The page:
Severe oxygen drops in the water can leave trails of fish kills in their wakes, but scientists thought adult fish would be more resilient to the second major threat in coastal waters: acidification. A new study published from the Smithsonian Environmental Research Center (SERC) shows that is not entirely true--where fish are concerned, acidification can make low oxygen even more deadly.
Low oxygen and high acidity almost always go hand in hand. In coastal waters, nutrient pollution fuels the growth of algae and other organisms. As microbes, plants and animals take up oxygen through respiration, oxygen levels plummet to low levels or even zero. At the same time, acidity spikes as those same organisms release carbon dioxide. Worldwide, both low oxygen and acidity are expected to worsen as ocean temperatures rise. But until now, most research on how well fish cope has focused on either oxygen or acidification alone. This new study shows the consequences of the double threat: Fish exposed to low oxygen and high acidity can die at higher oxygen levels, suggesting the low-oxygen thresholds considered "safe" might not be as safe as once thought.
"Those dissolved oxygen limits actually might not be as protective as we thought they were," said Seth Miller, postdoctoral fellow and lead author of the study published in Marine Ecology Progress Series.
Even more surprising was the discovery that acidity hurt adult fish. While past research had uncovered dangers for juvenile fish and larvae, adults were thought to be more resilient to increases in acidity by virtue of the fact that their growth has slowed and they have stopped developing.
The team looked at two species of adult silversides, the Atlantic silverside and the inland silverside. Silversides are one of the most abundant fish in estuaries along the Atlantic Coast of the United States, Miller said, so what happens to them can reverberate throughout the entire food web.
Silversides and many other fish have two main behaviors to deal with low oxygen. They swim to the surface, where oxygen levels are often higher, and they beat the flaps over their gills (opercula) more quickly, to increase water flow and oxygen supply. Miller, co-author Denise Breitburg and their collaborators wanted to find out if adding acidity to low oxygen would force silversides to start using these coping mechanisms, and ultimately die, at higher oxygen levels.
The researchers put groups of three silversides each into tanks in a wet lab at SERC's campus in Edgewater, Md. They exposed each fish trio to one of four scenarios: lowering oxygen alone, lowering pH alone (raising acidity), lowering oxygen and pH simultaneously, or a control in which nothing changed. Then they watched for when the fish first came to the surface to find more oxygen, when they came to the surface and stayed, and when all three silversides died. In a second experiment, they recorded how quickly fish beat their gill flaps. For that, they needed selfie sticks.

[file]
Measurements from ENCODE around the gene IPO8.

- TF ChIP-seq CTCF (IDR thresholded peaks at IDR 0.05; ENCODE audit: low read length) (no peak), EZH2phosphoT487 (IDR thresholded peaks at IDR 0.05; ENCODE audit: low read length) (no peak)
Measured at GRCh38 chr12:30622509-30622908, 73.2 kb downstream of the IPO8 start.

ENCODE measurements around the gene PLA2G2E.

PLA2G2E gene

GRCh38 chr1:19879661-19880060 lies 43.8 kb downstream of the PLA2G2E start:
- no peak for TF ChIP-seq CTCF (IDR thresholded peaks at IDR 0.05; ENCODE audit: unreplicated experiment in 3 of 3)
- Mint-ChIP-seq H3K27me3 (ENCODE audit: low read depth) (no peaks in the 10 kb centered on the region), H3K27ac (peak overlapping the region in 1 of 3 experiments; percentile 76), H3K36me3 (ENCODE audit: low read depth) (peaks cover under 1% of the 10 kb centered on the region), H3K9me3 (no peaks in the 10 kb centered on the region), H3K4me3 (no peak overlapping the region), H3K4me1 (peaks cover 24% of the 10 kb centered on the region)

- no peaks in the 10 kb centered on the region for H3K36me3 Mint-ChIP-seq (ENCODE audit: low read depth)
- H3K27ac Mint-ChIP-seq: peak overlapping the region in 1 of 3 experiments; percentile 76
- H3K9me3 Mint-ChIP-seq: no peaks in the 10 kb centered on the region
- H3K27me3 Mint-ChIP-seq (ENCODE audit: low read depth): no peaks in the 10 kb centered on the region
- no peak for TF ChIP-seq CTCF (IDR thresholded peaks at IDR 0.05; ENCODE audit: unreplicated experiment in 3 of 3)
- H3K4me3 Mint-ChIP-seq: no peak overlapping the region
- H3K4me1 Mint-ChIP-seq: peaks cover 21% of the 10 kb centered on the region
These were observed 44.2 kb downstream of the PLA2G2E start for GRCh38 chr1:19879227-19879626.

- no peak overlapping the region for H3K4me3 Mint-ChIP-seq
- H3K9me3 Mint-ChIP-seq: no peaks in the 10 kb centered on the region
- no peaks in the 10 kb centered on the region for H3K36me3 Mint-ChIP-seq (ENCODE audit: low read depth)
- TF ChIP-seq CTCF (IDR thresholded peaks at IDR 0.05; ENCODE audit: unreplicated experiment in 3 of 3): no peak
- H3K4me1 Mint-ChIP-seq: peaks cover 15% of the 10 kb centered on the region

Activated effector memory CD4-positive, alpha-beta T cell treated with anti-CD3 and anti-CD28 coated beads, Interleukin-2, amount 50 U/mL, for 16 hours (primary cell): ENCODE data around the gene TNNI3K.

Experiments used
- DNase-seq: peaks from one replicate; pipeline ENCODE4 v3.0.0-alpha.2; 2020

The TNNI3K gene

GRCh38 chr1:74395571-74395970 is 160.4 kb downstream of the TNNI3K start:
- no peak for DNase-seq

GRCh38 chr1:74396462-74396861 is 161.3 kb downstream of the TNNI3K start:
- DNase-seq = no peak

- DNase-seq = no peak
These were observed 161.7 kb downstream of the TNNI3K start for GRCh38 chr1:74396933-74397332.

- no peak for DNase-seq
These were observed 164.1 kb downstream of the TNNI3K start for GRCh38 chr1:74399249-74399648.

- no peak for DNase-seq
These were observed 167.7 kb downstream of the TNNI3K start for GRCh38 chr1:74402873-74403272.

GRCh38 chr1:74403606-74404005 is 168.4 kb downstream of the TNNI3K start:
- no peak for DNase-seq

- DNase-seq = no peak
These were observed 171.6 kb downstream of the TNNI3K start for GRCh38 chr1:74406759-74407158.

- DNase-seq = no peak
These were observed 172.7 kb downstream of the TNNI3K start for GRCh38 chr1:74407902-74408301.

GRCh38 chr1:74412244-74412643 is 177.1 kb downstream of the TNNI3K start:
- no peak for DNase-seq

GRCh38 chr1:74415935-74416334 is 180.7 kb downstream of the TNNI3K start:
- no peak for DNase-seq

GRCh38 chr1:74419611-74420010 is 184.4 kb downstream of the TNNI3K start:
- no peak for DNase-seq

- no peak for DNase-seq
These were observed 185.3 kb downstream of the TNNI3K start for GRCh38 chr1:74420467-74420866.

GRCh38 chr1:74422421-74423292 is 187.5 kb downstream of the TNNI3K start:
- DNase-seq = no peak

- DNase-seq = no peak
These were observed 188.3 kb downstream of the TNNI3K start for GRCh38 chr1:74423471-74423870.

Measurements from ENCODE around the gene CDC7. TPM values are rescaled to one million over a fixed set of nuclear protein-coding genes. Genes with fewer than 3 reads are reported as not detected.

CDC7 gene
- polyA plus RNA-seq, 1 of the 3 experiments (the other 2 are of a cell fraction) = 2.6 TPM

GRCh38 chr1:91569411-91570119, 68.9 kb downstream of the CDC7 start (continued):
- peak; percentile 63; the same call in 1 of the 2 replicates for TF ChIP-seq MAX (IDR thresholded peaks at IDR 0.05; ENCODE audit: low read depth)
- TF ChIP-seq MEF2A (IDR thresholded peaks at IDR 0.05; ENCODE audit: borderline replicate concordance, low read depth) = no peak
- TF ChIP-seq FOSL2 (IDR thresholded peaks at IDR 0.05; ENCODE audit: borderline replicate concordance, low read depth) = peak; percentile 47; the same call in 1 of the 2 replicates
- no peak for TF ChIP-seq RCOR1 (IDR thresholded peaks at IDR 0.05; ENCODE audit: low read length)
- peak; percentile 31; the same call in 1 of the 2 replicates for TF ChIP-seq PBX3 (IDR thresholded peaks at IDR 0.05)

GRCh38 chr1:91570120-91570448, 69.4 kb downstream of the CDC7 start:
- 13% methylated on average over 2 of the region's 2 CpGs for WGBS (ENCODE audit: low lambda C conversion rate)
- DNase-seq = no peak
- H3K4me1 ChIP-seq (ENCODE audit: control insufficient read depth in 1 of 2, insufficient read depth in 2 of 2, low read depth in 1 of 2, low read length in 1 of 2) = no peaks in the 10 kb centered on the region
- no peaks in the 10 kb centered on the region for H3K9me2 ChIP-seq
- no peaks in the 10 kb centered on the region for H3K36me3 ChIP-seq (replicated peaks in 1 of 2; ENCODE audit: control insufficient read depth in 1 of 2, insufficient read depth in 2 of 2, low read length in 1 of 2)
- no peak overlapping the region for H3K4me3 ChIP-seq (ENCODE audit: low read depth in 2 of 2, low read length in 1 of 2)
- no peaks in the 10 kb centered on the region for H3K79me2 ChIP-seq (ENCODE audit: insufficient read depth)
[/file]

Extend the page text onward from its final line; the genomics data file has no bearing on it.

"We initially tried to look at the fish and count their beats, which, one, is nearly impossible to do and, two, freaks the fish out," Miller explained. On the other hand, "they were totally uninterested in the camera on a selfie stick."
The team discovered acidification made fish more vulnerable to the dangers of low oxygen. When they lowered oxygen and pH together, both species began swimming to the surface at oxygen levels 25 to 60 percent higher than when the team lowered only oxygen. They also beat their gill flaps more slowly, a tactic that might protect them from acidification but makes them less able to handle sharp oxygen drops. They died sooner as well. Silversides died at oxygen levels 10 to 54 percent higher when facing acidification and low oxygen combined than when facing low oxygen alone.
But death by low oxygen is not the only danger posed by acidification. When fish swim to the surface, they also become more vulnerable to predators like birds. And when oxygen drops to the point where fish lose their equilibrium and can no longer swim straight, they lose their ability to escape or hide. "If a fish is out in the wild and loses its equilibrium, that fish is dead," Miller said.
Two major changes could help better protect fish and the creatures that depend on them, Breitburg said. First, it is critical to cut nutrient pollution and carbon emissions, since both can exacerbate low oxygen and acidification in coastal waters. Second, regulators need to treat acidification and low oxygen as linked problems, because they are so often linked in nature.
"When we look at combinations of these stressors, sometimes we find effects that are much worse than when we look at them one at a time," she said. "And importantly, we're often surprised at the consequences."
Cite This Page: